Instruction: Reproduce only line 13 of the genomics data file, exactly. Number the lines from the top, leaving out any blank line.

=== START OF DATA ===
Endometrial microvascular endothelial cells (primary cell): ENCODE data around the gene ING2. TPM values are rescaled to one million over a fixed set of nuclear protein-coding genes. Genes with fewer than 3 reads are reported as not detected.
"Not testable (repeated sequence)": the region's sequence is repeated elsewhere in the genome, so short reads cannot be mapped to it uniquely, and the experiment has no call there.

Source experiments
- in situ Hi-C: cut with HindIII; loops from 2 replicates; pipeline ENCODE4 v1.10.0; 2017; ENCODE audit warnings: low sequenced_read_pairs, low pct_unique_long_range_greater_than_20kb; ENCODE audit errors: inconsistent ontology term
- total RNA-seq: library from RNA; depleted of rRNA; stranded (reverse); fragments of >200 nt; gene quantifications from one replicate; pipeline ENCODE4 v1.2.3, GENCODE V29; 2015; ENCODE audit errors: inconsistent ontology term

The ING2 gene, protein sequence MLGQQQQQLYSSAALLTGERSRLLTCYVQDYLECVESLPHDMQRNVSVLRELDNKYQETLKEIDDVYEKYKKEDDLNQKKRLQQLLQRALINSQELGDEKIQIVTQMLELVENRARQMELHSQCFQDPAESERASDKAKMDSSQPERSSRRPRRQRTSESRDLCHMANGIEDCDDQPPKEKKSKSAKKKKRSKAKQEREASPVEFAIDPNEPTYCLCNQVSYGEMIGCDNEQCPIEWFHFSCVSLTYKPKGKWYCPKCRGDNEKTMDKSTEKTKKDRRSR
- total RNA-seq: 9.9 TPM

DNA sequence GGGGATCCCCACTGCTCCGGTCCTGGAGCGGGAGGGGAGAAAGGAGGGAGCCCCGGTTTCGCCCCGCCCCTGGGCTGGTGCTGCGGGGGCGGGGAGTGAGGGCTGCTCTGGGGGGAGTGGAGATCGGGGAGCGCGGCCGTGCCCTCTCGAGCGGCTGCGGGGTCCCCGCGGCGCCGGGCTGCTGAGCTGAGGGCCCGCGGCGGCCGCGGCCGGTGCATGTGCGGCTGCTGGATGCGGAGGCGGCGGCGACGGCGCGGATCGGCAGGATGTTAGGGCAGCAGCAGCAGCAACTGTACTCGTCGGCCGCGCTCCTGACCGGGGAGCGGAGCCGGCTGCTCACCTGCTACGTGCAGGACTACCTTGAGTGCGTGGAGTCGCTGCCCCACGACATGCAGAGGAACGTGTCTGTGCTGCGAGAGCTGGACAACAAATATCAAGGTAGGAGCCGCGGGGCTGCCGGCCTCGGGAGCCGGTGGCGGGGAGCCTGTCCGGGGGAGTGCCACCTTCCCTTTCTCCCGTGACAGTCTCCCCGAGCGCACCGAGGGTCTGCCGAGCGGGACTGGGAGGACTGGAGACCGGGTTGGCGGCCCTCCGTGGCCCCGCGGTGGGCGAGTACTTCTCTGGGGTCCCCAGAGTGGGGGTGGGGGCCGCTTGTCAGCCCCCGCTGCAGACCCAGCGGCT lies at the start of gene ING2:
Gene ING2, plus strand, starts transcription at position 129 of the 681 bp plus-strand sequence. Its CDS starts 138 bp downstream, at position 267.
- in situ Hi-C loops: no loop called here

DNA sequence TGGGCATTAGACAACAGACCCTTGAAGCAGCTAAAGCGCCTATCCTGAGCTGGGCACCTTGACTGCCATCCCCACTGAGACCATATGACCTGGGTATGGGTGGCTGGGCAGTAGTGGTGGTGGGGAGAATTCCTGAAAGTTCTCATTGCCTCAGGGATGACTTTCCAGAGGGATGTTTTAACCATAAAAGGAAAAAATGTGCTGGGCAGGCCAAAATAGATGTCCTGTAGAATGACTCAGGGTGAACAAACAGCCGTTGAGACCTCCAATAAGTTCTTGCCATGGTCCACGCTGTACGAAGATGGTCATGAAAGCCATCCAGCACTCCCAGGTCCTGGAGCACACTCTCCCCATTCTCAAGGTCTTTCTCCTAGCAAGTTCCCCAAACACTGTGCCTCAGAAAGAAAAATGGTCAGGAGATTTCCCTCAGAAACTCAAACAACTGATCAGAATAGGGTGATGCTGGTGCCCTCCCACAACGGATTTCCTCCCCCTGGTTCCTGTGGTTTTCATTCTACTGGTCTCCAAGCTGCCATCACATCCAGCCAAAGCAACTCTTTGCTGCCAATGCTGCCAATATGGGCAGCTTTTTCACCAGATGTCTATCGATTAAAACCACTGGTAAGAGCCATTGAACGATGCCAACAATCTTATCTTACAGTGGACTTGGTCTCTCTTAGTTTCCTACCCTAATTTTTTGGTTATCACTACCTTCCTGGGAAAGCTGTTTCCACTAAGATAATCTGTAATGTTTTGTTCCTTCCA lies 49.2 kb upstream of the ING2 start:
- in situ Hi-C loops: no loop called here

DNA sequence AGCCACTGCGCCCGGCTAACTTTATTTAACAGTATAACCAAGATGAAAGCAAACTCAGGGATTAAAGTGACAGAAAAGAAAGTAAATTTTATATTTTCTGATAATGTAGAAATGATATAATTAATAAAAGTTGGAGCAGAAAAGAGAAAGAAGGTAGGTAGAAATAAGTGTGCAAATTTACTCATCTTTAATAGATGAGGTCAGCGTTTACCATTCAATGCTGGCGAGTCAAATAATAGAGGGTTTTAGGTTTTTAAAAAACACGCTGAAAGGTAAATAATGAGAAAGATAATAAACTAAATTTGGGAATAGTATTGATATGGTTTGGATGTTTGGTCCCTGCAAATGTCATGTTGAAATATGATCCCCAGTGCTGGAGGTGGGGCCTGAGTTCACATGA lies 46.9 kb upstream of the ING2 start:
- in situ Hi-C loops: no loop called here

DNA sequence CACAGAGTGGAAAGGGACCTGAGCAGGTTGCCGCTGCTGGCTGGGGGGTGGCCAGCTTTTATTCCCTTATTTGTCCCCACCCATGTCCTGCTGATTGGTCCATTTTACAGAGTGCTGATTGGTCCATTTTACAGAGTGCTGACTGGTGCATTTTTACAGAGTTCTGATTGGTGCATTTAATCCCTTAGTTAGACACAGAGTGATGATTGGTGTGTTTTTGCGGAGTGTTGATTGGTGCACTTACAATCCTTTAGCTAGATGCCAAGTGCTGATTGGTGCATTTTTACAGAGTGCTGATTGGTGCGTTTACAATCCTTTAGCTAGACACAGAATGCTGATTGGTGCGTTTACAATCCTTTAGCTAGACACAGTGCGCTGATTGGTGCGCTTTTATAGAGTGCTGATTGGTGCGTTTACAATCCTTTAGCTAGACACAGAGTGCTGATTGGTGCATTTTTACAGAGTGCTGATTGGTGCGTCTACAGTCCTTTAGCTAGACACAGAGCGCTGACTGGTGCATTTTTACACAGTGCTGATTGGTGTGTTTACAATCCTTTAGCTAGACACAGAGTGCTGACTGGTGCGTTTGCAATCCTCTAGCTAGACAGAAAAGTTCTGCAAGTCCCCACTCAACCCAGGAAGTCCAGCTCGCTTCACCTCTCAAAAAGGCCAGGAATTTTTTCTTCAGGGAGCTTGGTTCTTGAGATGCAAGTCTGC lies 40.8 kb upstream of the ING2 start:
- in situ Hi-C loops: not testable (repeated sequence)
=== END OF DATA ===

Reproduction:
DNA sequence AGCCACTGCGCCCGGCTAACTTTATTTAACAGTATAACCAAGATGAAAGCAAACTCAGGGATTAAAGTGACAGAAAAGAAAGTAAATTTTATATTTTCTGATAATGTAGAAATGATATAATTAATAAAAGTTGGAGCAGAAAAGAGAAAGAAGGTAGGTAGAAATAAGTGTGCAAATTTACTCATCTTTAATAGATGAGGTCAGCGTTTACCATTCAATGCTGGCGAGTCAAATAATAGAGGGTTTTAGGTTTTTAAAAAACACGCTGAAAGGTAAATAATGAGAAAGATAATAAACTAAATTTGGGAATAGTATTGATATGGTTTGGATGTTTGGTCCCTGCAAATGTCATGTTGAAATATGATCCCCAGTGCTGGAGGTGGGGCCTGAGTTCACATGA lies 46.9 kb upstream of the ING2 start: